Breda Joy with her novel Eat the Moon
IT is third time lucky for journalist Breda Joy, whose debut novel Eat the Moon began appearing in bookshops a month or so ago.
Breda had two previous novels written, but hidden away, unpublished and unheralded, when Eat the Moon caught the attention of Poolbeg Press.
“The appearance of my first novel is nothing short of a miracle for this self-confessed procrastinator,” Breda admitted ahead of a visit to Newcastle West where she will give a reading.
“Most of my life, I’ve been tinkering with poems, plays, short stories. The majority of them never got anywhere but they were my long apprenticeship. I tried my hand at two novels. They’re still upstairs in storage.”.
Eat the Moon is set on a Cork farm in 1969, the year of the moon landing, where a horse aptly named Apollo is a key character in the unfolding of a family drama.
“Broadcaster Joe Duffy can take some of the credit for the plot,” Breda said, explaining that one of the main characters was inspired by a report on his show on why some trauma survivors stop speaking or refuse to speak in social situations.
“After I heard this discussion, I invented a character, Tamara, who refuses to speak.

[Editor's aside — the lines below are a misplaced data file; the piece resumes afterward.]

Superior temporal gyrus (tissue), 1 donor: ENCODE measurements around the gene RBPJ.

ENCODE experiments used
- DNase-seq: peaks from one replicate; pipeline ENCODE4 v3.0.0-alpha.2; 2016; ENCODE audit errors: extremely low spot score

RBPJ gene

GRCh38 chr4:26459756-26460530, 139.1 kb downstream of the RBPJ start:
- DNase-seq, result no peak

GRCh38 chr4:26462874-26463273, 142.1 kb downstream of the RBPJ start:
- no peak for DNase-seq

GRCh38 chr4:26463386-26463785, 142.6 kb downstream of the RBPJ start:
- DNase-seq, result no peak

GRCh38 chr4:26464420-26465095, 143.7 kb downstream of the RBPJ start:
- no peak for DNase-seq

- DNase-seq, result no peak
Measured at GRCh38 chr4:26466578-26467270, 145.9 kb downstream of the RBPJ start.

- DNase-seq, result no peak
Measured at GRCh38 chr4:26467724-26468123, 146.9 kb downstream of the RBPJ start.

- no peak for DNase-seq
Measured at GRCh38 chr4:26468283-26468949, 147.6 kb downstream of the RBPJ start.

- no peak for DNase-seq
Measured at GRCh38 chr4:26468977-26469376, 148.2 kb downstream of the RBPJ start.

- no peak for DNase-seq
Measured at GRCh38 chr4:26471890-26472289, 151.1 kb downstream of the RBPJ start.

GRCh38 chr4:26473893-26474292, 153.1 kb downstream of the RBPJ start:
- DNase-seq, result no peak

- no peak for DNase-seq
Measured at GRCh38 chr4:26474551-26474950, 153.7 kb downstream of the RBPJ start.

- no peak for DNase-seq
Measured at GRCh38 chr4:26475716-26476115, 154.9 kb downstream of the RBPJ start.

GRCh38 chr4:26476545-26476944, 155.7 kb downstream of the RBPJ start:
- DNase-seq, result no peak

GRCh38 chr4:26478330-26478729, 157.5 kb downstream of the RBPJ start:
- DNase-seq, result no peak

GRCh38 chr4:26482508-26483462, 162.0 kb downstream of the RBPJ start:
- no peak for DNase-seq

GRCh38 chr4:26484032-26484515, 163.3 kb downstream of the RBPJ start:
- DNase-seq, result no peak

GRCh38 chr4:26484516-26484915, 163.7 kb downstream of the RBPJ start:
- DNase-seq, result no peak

“She is part of a story about families, about parents and teenagers, about community and a rural Ireland that’s fading away, and about how refusing to give up can lead to redemption. It’s a coming of age story,” Breda said.
“Even in rural Ireland of 1969, a time when every field had a name and every cow had a personality, and community and family were tightly bound together, watching a beloved child self-destruct was a trauma that could divide, and even destroy,” she continued. “But parents battle against all odds to save their children. This book chronicles how one family makes it out the other side with the help of a very special horse.”
Alice Taylor has said of the book that it “paints a picture of an Ireland that could only be created by someone who knows her people” and the language and detail Breda brings to the book will resonate with anyone who lived through the 1950s, 1960s and 1970s.
But although Eat the Moon is Breda’s first published novel, she is no stranger to seeing her name in print. She has worked as a reporter with The Kerryman and now works part-time with Kerry’s Eye and is the author of three previous non-fiction books: Brian Crowley - Against the Odds; Hidden Kerry, The Keys to the Kingdom and The Wit and Wisdom of Kerry.
Breda is a graduate of the M.Phil in Creative Writing from Trinity College and her poetry has been published in literary journals including The Stony Thursday Book, Icarus and the Cork Literary Review and most recently in the anthology The Deep Heart’s Core. She has been short listed for the Francis MacManus Short Story Competition and the Green Bean Novel Fair.
Breda Joy will give a reading at Newcastle West library on Thursday, November 15 at 8pm. The event is free and all are welcome to attend.